Milos Forman’s Andy Kaufman biopic was mostly noted for the startling accuracy of Jim Carrey’s impersonation/incarnation of the comedian. But Man On The Moon is less a conventional biopic than an interrogation of biopics. Recapping Kaufman’s greatest hits without trying to get into his head or explain him, Moon treats Kaufman’s life as he treated his performances: As if they were bizarro performance art, with the performer’s thoughts and intentions inaccessible. Even Kaufman’s death from cancer is treated ambiguously, with the finale suggesting it might have been his ultimate prank. It’s an appropriately hands-off approach for a distant person.


22. Warren Zevon on The Late Show With David Letterman (2002)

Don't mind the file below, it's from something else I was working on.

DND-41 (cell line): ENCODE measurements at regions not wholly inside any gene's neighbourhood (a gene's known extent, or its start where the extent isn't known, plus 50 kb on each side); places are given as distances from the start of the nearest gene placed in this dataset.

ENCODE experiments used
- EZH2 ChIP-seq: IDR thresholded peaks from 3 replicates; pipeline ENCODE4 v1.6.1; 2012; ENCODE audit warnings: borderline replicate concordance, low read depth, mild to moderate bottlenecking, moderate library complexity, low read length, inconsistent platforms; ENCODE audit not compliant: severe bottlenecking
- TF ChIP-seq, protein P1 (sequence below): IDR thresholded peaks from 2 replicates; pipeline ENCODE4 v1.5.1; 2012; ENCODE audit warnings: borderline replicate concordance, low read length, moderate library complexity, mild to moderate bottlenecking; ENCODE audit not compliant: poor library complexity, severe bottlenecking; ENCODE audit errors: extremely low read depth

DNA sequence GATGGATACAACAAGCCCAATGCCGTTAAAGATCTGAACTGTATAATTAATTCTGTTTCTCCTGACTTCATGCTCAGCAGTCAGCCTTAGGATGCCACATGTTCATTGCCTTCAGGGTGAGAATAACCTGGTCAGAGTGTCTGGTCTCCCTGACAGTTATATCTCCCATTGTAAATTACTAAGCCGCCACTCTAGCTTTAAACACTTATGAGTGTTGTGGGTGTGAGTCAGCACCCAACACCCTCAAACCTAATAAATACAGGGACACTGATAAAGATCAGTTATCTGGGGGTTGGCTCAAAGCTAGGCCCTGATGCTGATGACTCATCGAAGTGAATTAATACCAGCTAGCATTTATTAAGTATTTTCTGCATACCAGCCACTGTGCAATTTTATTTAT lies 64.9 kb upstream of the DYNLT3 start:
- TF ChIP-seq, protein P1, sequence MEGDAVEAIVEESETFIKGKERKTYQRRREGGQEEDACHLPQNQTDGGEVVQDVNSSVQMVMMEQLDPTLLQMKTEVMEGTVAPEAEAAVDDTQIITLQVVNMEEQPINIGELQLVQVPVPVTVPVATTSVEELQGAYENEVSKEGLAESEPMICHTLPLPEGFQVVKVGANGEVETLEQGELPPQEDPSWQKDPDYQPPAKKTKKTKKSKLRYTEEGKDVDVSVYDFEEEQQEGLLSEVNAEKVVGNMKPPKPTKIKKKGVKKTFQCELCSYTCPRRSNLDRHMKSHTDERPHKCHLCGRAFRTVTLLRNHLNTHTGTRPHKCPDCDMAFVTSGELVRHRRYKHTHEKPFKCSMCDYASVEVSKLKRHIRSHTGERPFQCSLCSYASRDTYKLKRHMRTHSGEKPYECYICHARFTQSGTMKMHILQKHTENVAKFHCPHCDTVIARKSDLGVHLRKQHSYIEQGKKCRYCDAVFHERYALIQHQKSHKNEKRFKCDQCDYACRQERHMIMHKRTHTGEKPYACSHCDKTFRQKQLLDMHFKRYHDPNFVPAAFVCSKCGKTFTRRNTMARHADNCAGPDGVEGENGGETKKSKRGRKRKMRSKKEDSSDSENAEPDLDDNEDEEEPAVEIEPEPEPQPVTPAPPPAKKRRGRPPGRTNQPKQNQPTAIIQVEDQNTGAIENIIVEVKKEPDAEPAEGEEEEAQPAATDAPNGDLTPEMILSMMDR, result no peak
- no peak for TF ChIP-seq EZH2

Warren Zevon had been a frequent guest on both of David Letterman’s late-night shows over the years, and the two formed a bond based on mutual admiration. When Zevon learned he had terminal cancer, he shared his last days with his fans via the lovely, elegiac album The Wind and a documentary about its recording. He also went on The Late Show With David Letterman on October 30th, 2002, about 11 months before he died, to tell Letterman and his viewers what he’d learned about himself and about life since receiving his diagnosis. In keeping with Zevon’s mordant music—and Letterman’s lifelong appreciation of it—their conversation was funny and frank, not shying away from Zevon’s past misbehavior or the intimations of mortality that had long been part of his songs. Even the most famous line from the interview—Zevon’s comment that impending death has taught him to “enjoy every sandwich”—doesn’t come off as corny or maudlin. It’s an honest, unstudied response to an honest question. No pussyfooting around.